“Excuse me,” Russe said, waving to the tech. “A couple of these only printed on half the paper.” He hurried over and looked at the pictures.

“I’m sorry about that,” he said. “Sometimes the roll gets thrown off. I’ll be happy to reprint those for you. Check the others to make sure these are the only ones.” He turned his attention to Emily. “Could you check yours thoroughly too? I’d hate for you to get home and find that yours were wrong.” She nodded and Russe looked over at her pictures.

“Any good ones in here?”

“There are a couple,” Emily said, blushing a little. She tugged one out of the bunch and showed Russe. In it a woman with an almost comically distended abdomen was holding up a handmade quilt and beaming. “I made this.”

“You did? That’s gorgeous!” Russe reached down and started pushing around the pictures. Emily was still humming with happiness over Russe saying she liked the quilt so she let her do it. “Are there any more? I really—“ Her words were cut off abruptly as she saw something among the pictures that had surprised her. “Who’s this?”

“Who?” Emily looked at the picture she was pointing at. In it she was standing with a sandy-haired man who was grinning at the camera. His arm was around her shoulders, drawing her to him, and they looked like the perfect couple. She blushed even harder. “That’s Everett. My boyfriend.”

“Your boyfriend?” Russe shoved the pictures back at her, then snatched a picture from her pile and shoved it at Emily. “Everett is my boyfriend!”

Emily was speechless. It was definitely Everett, and the picture was similar to the one she had taken with him at the beach, only they were on a hiking trail. His arm was around Russe and she was kissing him on the cheek, something that suggested he had been with her longer. Emily’s stomach had gone cold and hard, and she tried to think of something to say. As horrible as Everett’s betrayal made her feel, the thought that the connection she thought she’d made with Russe had been permanently severed was almost worse.

“We’ve only been going out about two weeks,” Emily said, trying her hardest to justify something that wasn’t her fault. “I didn’t know he was seeing someone.”

“Two weeks?” Russe’s anger seemed to be deflating like a balloon before Emily’s eyes, and she nodded. Russe took the picture of her and Everett and crushed it into a ball in her hand. “I’ve only been dating the jerk for three. Guess it’s better to find out now, huh?”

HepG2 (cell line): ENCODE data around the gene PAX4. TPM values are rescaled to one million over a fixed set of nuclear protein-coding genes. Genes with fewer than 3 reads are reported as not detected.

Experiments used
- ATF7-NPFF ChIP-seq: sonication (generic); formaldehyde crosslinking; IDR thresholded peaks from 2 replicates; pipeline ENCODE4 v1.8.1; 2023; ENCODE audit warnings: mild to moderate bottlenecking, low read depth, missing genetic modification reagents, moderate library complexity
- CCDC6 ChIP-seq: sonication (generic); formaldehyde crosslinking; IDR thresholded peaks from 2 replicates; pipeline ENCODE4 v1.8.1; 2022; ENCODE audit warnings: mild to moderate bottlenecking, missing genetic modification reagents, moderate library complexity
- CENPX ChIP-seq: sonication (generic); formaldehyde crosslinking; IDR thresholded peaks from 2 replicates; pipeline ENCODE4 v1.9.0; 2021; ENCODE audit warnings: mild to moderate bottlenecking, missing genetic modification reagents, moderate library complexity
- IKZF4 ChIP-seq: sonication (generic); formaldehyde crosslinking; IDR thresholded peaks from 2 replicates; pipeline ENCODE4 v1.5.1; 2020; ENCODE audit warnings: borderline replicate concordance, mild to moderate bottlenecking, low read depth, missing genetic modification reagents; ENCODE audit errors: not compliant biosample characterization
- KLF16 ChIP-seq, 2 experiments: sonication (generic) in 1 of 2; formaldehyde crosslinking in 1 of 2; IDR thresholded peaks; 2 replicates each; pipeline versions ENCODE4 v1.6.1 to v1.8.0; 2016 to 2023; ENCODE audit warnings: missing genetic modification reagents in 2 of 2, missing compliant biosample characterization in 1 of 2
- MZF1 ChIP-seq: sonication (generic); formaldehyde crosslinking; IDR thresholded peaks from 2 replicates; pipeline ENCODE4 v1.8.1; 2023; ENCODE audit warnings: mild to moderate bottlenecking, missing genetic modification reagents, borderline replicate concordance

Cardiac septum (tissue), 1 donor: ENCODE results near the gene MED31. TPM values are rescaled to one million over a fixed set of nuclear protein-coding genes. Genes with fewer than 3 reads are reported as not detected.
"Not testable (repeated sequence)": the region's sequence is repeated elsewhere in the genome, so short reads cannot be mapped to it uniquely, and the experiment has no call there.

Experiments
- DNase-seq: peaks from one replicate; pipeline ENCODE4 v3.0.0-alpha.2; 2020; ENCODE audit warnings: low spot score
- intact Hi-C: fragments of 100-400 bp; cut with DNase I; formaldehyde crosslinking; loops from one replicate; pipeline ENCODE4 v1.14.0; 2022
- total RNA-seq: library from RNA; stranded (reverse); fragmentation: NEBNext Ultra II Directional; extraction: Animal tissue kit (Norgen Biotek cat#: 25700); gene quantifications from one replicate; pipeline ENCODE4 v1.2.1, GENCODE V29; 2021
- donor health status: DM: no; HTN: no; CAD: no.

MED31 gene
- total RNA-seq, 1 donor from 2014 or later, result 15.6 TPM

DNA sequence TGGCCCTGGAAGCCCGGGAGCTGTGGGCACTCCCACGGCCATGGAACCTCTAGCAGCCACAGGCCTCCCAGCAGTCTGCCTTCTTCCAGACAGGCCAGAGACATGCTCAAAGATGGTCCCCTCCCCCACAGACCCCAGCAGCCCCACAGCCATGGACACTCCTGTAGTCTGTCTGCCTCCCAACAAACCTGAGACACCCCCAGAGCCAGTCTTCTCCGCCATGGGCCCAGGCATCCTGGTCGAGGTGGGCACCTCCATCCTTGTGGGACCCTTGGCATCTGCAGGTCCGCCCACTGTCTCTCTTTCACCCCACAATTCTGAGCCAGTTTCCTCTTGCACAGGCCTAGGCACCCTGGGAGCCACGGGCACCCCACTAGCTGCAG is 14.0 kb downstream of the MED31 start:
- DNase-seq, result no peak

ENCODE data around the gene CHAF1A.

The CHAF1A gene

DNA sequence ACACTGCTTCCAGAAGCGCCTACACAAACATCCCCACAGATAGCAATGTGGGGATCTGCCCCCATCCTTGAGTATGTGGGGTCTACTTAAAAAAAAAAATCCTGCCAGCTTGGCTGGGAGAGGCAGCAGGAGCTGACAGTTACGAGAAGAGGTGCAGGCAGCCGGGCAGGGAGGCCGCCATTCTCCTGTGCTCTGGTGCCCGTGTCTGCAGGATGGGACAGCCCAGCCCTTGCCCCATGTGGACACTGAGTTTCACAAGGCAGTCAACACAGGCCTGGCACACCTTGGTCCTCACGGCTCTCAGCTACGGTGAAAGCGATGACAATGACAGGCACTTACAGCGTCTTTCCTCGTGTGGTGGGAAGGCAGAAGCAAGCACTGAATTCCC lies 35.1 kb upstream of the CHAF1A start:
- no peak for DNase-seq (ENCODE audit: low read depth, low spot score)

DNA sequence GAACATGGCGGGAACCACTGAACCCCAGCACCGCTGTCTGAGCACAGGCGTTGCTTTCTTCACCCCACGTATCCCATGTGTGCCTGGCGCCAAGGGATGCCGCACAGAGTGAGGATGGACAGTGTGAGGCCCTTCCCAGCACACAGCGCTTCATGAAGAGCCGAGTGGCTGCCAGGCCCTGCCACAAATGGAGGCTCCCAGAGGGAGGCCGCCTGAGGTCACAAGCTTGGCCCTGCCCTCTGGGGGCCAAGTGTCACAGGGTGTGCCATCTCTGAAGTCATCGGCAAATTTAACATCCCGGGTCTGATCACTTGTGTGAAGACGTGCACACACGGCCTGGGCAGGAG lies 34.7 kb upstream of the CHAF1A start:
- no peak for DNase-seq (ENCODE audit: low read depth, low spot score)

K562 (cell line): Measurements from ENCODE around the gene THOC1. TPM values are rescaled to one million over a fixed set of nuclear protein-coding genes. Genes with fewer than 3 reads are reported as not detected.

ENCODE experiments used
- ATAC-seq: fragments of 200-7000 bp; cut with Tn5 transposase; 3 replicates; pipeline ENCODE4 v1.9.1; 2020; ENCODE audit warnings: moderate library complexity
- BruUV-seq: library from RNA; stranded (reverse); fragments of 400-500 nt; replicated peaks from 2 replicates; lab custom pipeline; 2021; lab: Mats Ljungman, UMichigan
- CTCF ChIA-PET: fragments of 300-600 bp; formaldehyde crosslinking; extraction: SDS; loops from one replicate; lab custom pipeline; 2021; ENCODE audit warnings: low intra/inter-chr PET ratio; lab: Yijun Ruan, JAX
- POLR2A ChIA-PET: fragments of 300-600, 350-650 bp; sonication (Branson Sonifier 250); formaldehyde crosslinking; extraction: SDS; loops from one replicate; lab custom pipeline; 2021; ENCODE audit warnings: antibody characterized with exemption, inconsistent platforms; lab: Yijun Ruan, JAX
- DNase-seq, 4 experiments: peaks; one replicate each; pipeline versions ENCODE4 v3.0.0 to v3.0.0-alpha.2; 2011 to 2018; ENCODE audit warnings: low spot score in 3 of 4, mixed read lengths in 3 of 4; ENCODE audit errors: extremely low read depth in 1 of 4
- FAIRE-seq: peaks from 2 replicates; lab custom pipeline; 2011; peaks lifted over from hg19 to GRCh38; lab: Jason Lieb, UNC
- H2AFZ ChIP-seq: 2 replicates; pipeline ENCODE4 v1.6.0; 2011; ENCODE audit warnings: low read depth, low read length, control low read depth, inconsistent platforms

“Yeah,” Emily said, relieved. She watched Russe pick the photos of herself and Everett out of the stack and tear them in half, wondering how long it would take the woman to call her ex-boyfriend and tear him a new one. Emily’s first instinct was to be angry as well, but it somehow didn’t hurt as much as she would have expected. A crazy idea came to Emily all at once and she cleared her throat. Russe looked over at her with still-blazing eyes.

“What is it?”

“This might be the worst time to ask, but would you like to get something to eat with me?” She smiled at Russe, hoping she wasn’t making a huge mistake. If she was, it was going to be an embarrassing wait for the tech to come back and check her out. Russe didn’t say anything at first and Emily continued to smile as she planned her exit. Abandoning the pictures would put a crimp in her baby book plans but the sooner she could get home to a pint of gelato the better.

“Are you asking me out?” Russe didn’t look angry. The look on her face was more surprised and Emily nodded.

“Yes?”

“All right,” Russe said, her face breaking into a smile. “I’d love to.” She scooped the pictures she hadn’t torn up into a pile and stuffed them into the envelope. “Excuse me,” she called back through the door to the technician. “We’d like to go ahead and pay!” Emily, unable to believe her luck, stuck all the prints but the ones of her and Everett into the envelope and pulled out her wallet.

“I’m just reprinting the ones that were half-printed,” the tech said.

“Here,” Russe said. She shoved the torn pictures across the counter at him. “I’ll pay for them but I want you to throw them away.”

“Mine too,” Emily said. The tech looked at the pictures, frowned, then looked at the women in surprise. Emily was trying to think of something to say when Russe put her arm around her waist and smiled at her, causing her to blush furiously.

“You know what?” Russe took out her wallet and threw thirty dollars on the counter. “Keep the change. If you’re buying me lunch, I can pay for the stupid pictures. Come on.” She nodded toward the door and Emily went, still not quite believing what had happened. It wasn’t how she’d expected her day to go but this was much, much better.

“What are you going to tell Everett?”

“Oh, I’ve got a pretty good idea.” With a smirk, Russe stopped in the middle of the sidewalk and took out her phone. She held it at arm’s length so that both she and Emily were in the frame, then stuck up her middle finger. Grinning, Emily did the same and Russe snapped the picture, then sent it in a text message with no words. “I’m starving,” she said, dropping her phone into her bag.

“Me too,” Emily said. “Can you send me a copy of that picture?”

“Oh, absolutely,” Russe replied. “I think I’ve got a new phone background.”